Their features and benefits make them ideal for the many liquid-transfer points in the soft drink production chain.
by Tom Zuckett & Grant Gramlich
December 20, 2016

Although per-capita consumption of carbonated soft drinks in the U.S. has been on a steady decline since peaking in the 1990s, the average American still consumes more than 41 gallons of the fizzy drinks annually—the equivalent of 437 12-ounce servings, or 1.2 cans a day. To address this decline, major soft drink conglomerates have been expanding their product portfolios to include beverages such as juice drinks and, to a greater extent, energy drinks that have become popular with millennials.

AODD PumpsImage 1. Specific AODD pumps can offer a number of operational benefits that make them better-suited for soft-drink production than centrifugal pumps, including sealless design, dry-run capability, shear sensitivity and higher energy efficiency. (Images courtesy of PSG)

The result is that billions of gallons of soft drinks are produced and consumed annually. It also means that soft drink producers must employ the best systems and technologies in order to meet production quotas that can be strained if the manufacturing process experiences any inefficiencies or breakdowns.

Air-operated double-diaphragm (AODD) pumps can help streamline the soft drink manufacturing process by optimizing liquid-transfer operations at several critical points along the production and supply chain.

The Challenge

The U.S. landscape is dotted with soft drink production facilities, known as canning and bottling plants, that use ingredients such as high fructose corn syrup, various concentrates, flavorings and phosphoric acid (which adds acidity to the final beverage) to create products that are ready for consumption.

In many instances, the large multinational corporations that dominate the global soft drink market contract with bottling companies to produce their beverages in accordance with their highly guarded, tried-and-true formulas. Mom and pop operations also produce, for example, small-batch root beers and ginger ales on a much smaller scale, but these operations still require canning and bottling companies.

Soft Drink ManufacturingImage 2. From the time raw materials—including concentrates, corn syrup, flavorings, phosphoric acid and more—arrive at the soft drink manufacturing and bottling plant to the point where finished products are put in bottles and cans, a large number of liquid-transfer operations must be completed successfully.

All of these soft drink production operations require the manufacturing process to not deviate from strict protocols—or the finished product will not live up to a company’s long-established standards for look, mouth feel and—most important—taste.

Achieving the desired end product requires carbonated soft drinks to be manufactured using a strict regimen:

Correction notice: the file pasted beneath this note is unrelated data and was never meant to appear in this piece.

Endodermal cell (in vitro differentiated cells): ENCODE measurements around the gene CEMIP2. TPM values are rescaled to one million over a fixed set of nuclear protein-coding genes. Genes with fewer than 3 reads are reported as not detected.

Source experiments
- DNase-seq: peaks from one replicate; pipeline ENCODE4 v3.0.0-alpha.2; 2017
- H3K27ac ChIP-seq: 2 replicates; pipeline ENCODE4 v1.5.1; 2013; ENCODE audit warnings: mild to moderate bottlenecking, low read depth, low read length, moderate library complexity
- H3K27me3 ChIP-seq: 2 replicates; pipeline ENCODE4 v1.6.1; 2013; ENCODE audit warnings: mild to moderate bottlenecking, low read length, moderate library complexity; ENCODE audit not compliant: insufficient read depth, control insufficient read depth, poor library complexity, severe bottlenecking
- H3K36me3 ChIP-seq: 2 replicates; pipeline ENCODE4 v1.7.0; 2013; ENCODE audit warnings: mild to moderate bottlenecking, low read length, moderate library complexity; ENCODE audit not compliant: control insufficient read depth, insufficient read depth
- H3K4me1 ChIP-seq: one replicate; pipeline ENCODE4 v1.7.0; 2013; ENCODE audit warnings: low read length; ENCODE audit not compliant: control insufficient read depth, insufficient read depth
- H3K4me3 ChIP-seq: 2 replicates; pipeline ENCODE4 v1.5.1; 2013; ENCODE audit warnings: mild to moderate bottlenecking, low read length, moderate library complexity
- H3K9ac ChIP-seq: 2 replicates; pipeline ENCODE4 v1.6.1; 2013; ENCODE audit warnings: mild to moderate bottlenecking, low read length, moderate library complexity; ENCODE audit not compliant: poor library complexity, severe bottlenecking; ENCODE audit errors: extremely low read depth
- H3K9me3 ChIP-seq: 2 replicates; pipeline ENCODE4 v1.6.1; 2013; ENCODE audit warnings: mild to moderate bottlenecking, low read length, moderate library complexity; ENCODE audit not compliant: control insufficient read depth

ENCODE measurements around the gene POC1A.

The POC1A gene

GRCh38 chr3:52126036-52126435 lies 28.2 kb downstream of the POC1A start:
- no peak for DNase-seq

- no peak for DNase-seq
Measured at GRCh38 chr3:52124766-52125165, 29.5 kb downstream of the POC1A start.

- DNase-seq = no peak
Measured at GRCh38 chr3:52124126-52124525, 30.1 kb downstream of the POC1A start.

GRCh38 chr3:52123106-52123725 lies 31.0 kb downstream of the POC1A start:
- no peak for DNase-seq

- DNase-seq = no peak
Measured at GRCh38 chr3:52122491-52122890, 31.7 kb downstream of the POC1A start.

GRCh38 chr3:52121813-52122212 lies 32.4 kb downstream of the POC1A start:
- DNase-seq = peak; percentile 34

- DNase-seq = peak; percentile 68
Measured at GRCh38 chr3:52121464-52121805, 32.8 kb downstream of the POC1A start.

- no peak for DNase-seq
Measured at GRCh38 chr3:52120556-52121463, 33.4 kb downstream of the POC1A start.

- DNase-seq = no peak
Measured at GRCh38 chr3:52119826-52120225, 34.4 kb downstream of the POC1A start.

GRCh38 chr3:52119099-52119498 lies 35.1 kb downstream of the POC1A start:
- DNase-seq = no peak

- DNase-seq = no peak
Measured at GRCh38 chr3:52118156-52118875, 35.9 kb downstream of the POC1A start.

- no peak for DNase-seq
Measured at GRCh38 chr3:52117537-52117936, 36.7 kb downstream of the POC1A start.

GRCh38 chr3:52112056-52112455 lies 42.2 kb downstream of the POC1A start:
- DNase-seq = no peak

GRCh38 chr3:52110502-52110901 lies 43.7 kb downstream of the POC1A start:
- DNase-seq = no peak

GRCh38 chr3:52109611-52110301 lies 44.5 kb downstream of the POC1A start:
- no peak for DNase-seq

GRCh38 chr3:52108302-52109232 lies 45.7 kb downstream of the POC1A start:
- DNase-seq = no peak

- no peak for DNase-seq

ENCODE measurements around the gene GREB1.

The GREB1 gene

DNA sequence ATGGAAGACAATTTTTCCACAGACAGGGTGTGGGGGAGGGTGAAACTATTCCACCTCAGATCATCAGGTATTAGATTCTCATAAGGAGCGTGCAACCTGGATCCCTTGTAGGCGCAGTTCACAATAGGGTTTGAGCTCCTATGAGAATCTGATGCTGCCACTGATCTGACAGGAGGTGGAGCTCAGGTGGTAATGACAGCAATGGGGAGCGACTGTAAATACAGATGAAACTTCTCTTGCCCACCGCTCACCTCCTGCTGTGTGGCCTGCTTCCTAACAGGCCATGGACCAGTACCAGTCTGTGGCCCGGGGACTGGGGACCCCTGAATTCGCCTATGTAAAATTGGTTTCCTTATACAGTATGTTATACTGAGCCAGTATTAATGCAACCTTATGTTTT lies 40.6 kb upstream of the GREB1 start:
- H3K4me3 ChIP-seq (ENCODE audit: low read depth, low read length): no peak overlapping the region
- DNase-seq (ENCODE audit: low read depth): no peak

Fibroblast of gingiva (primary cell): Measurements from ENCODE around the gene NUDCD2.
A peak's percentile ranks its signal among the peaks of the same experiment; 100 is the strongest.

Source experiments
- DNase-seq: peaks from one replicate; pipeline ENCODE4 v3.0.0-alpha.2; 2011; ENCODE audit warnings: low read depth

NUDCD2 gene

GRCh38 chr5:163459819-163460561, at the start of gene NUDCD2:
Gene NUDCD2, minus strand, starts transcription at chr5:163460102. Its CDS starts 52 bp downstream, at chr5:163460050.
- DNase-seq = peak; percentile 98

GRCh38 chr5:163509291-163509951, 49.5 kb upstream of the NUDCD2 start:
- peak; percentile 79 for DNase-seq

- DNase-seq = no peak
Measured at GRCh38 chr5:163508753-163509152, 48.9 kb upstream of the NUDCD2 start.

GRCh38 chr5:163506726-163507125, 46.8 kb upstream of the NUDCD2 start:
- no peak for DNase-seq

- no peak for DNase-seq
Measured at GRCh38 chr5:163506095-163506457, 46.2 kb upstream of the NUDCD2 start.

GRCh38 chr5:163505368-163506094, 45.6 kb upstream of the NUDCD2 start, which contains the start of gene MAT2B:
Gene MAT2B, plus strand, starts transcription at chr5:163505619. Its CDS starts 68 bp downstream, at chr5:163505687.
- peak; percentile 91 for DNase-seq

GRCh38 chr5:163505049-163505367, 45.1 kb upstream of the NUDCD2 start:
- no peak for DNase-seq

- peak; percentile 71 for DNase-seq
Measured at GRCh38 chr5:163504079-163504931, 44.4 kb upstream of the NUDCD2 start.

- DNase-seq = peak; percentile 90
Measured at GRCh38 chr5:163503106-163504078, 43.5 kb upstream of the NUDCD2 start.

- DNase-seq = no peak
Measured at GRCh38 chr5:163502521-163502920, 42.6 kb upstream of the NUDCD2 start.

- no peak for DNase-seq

• Common tap water is treated at the production facility to remove any impurities that may affect the drink’s taste or color. The water’s alkalinity level also is adjusted to meet a regulated pH level.
  • The treated water is sterilized to destroy any bacteria or organic compounds. A small amount of chlorine is used to complete the sterilization process.
  • After the sterilized water “rests” in a storage tank for a few hours, it passes through an activated-carbon filter for dechlorination. From there, the completely sterilized water is transferred to a dosing station.
  • Arriving at the facility in drums and totes, the pre-mixed concentrate that gives a soft drink its color, flavor and sugar content is pumped into the dosing station, where it combines with the water. The amounts of concentrate used at this stage are usually determined by weight, not volume, so the batch tank is placed on a load cell or scale, and the pump turns off when a pre-programmed weight is pumped into the tank.
  • This concentrate/water mixture moves to the batch tank where it is blended to form the soft drink’s base. It is then flash pasteurized—a process that uses ultraviolet radiation to quickly heat and cool the mixture to remove impurities.
  • At a precise temperature, the mixture is passed through a carbonator that adds carbonation to the product at predetermined levels according to the beverage’s recipe. Generally, juice drinks require far less carbonation than traditional soft drinks or carbonated energy drinks.
  • The finished carbonated product is transferred to filling lines, where it is injected into bottles and cans of at high flow rates. When filled, the containers are sealed with pressure-resistant closures like aluminum caps or twist-off plastic tops.
  • The cans and bottles (which must be labeled) are packed into cartons or trays before being placed on larger pallets for shipment to distributors.

Transfer pumps are required at several junctures along the production and supply chain. For many years, centrifugal-style pumps were the main choice for soft drink bottlers and canners. The lower purchase price of centrifugal pumps, compared with the cost of positive-displacement (PD) pump technologies, was the key determinant in their selection.